At this point, the problem might not to be apparent so I'll explain it in terms of the idea of a "learning curve". This is a concept that everybody is familiar with: when you start learning a new skill, you will experience a gradual increase in ability until it plateaus at some level. Makes sense, right? Well actually, it doesn't. Think about some time when you learnt a new skill, like playing a sport. Your improvement doesn't follow an increasing curve but rather it will often be composed of disjointed periods of steep increases and periods of little-to-not improvement, which makes the "learning curve" look more like a "learning staircase".

In other words, it will look a little like this:

(Yes, that graph was made in Paint. What of it?).

The red line represents what we think of as the "learning curve", whereas the blue line and dotted green line represent the "learning staircases" of two hypothetical subjects. So, if people learn in 'staircases', why does the myth of the curve persist? The answer can be found in the graph above: when we average out the results of two (or more) people, these observable differences in individuals are ironed out - and this is the learning curve.

Some people understand concepts best by looking at dry graphs (even beautifully coloured ones like above), and some learn best by relating them to an everyday situation so I'll illustrate the basic issue by retelling a joke about statistics:

A physicist, a biologist, and a statistician go hunting one day. They're creeping around the forest until they come across a deer in the distance, so they crouch down and all three take aim. The physicist is the first to fire but his shot veers off to the left by about 5 metres. The biologist takes his turn and his shot also misses by 5 metres, but this time it goes off to the right of the deer. At this point the statistician yells, "We hit it!".

As much as I am loath to explain a joke, the relevance to this discussion is in the fact that even though data such as averages can represent useful and important information to us, we also have to recognise that averages applied to individuals can lead to erroneous (and frankly ridiculous) conclusions. The statistician suggesting that they've hit (and thus killed) a deer between two missed shots average out to a direct hit is just as wrong as a statistician looking at the averages of thousands of people learning a new skill and suggesting that we progressively learn in the form of a curve.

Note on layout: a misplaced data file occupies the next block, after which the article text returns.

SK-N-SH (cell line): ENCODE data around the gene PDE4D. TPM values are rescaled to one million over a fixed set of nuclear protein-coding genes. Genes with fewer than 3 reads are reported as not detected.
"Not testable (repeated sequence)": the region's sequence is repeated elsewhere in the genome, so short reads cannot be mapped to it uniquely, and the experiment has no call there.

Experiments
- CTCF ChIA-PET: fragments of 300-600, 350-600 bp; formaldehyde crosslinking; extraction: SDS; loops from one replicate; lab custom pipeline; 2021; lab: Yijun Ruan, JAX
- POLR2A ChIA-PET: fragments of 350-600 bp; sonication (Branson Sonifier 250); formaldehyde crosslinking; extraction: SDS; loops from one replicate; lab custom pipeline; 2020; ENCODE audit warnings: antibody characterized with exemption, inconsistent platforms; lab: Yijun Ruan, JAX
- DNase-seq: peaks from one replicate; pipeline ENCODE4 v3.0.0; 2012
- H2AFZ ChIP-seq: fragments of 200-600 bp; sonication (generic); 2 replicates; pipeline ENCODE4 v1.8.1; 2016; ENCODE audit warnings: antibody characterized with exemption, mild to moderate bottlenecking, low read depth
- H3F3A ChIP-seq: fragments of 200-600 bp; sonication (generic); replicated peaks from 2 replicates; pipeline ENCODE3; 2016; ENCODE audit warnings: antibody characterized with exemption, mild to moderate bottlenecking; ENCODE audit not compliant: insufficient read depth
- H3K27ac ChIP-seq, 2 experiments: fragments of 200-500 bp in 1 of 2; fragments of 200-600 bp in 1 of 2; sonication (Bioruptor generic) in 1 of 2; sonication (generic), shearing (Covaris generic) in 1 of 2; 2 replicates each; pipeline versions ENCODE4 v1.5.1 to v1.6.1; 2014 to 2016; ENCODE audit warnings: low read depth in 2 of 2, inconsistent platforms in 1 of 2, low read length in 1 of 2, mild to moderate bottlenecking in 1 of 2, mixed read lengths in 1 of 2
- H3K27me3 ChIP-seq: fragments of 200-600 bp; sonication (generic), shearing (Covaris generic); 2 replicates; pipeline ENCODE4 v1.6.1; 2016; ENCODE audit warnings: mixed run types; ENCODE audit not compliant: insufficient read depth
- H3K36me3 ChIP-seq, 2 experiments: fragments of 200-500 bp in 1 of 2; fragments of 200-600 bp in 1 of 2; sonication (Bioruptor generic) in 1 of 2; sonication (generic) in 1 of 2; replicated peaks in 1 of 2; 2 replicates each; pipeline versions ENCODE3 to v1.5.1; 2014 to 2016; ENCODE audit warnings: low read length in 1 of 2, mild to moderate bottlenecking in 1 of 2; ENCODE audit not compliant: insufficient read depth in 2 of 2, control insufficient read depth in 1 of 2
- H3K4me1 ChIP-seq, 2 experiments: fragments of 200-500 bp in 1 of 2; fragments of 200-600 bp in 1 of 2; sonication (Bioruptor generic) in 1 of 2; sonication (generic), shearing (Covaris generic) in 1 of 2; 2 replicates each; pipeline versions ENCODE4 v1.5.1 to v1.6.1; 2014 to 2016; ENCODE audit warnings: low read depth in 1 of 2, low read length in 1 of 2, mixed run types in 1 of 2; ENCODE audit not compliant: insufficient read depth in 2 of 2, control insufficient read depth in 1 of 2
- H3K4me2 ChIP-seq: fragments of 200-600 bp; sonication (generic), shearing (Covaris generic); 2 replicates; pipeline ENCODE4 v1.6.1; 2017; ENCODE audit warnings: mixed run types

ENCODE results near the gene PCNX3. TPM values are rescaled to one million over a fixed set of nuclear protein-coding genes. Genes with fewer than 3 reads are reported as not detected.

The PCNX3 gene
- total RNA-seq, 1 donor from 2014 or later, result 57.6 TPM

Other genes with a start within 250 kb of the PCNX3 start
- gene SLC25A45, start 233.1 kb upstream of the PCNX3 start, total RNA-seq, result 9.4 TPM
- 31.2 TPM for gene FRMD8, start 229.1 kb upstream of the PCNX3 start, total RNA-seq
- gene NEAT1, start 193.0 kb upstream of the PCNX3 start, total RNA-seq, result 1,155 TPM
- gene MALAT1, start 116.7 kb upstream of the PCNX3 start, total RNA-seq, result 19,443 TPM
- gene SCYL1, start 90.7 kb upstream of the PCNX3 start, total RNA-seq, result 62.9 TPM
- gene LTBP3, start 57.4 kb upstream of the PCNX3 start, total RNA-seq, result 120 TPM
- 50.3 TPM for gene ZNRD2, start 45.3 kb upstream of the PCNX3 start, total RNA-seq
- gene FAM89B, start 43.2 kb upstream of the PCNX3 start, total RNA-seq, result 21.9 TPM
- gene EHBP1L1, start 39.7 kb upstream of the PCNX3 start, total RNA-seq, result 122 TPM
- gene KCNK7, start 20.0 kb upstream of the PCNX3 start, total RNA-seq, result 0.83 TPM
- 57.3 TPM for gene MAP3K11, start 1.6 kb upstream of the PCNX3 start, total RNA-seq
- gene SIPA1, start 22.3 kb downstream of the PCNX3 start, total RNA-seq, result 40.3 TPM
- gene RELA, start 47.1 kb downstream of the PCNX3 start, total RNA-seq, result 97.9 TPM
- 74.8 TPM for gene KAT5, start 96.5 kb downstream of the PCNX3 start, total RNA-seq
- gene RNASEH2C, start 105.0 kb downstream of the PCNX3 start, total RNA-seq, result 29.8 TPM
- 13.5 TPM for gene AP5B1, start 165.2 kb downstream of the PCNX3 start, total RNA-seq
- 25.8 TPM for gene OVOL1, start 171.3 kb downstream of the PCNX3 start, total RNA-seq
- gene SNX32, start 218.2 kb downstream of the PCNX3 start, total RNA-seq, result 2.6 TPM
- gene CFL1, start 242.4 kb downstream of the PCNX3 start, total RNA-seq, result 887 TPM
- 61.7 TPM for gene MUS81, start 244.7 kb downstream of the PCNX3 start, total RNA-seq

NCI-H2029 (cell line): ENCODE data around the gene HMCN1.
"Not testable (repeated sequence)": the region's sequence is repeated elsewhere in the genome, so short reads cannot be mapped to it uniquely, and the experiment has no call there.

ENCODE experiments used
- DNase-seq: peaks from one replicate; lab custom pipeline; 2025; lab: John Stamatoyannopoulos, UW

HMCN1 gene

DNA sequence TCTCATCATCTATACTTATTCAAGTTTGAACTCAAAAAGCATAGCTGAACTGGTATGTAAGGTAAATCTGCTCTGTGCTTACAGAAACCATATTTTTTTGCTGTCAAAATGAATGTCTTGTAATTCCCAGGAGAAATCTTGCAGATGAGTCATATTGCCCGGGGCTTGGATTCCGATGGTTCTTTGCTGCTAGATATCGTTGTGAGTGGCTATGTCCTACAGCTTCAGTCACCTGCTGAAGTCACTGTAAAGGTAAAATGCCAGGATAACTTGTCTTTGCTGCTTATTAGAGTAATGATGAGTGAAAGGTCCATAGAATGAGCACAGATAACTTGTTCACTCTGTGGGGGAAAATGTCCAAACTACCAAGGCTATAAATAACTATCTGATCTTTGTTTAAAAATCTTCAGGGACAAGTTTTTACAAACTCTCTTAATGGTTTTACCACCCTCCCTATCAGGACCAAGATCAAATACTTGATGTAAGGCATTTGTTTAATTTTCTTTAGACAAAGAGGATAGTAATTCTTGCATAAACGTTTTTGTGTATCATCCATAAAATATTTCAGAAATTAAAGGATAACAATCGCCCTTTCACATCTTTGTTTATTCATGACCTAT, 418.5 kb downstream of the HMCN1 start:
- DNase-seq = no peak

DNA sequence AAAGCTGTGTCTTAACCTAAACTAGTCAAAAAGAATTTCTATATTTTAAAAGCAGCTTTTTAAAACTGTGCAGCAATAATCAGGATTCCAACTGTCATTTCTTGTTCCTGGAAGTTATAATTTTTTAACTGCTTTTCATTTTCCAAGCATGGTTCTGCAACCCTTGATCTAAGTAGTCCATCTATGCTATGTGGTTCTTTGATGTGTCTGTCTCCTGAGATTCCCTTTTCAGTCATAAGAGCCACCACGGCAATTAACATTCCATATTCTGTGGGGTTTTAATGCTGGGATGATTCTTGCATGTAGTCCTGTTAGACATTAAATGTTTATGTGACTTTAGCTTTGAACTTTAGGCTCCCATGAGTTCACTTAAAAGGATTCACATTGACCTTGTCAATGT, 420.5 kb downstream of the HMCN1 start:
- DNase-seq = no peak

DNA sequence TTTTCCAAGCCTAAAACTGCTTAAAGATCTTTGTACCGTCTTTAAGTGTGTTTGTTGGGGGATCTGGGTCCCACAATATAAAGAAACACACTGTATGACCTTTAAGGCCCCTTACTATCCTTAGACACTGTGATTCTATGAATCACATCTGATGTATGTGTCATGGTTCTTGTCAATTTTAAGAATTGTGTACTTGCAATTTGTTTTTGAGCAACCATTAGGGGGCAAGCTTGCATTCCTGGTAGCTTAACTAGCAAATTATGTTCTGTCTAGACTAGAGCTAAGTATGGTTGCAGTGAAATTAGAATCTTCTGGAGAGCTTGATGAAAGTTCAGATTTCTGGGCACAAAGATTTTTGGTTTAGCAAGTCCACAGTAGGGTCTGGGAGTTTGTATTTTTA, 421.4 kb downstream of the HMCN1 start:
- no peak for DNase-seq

Ideally, we would have massive studies consisting of thousands of subjects, thousands of stimuli, and thousands of behaviors/responses taken from a number of conditions. Practically speaking, however, this is not really going to happen so our next best step is to view samples within context of the research they appear in.

This means that our first response to a study utilising a small subject sample shouldn't be something along the lines of, "...but we can't conclude much given the small sample" and instead we should be asking whether the small sample affects the results or whether the appropriate statistical designs and analyses were used.

The conclusion being that large and small studies both have their advantages and disadvantages. The large studies allow us to accurately identify trends and generalise results to populations, whereas the small studies allow us to examine the behavior of individuals to a much greater degree. So whilst large studies consisting of few responses from each subject can be useful, they don't always supplant or eliminate the need for small studies consisting of many responses for a few subjects.


  1. Hi Mike, been following the blog for several months but this is my first time posting.

    You are totally right about the sample size of stimuli being an underappreciated issue in most research practice. Most researchers are not accustomed to thinking about sampling stimuli in as clear and privileged a way as they are likely to think about the sampling of participants. This extends to the common thinking about what are reasonable sample sizes of stimuli.

    There are some very concrete and potentially dire statistical power consequences of this. Judd, Kenny and I are right now writing a follow-up paper that discusses power analysis and optimal design in experiments with multiple random factors (e.g., participants and stimuli). We find that when the number of stimuli is small, studies will tend to be badly underpowered even for detecting true large effects. The main reason we don't see as many failures to detect effects in these situations as we know we should be seeing, based on the power results, is because researchers are routinely applying the RM-ANOVA analysis that we have long known is badly biased in a crossed random effects context. (This bias issue was the subject of our 2012 paper.)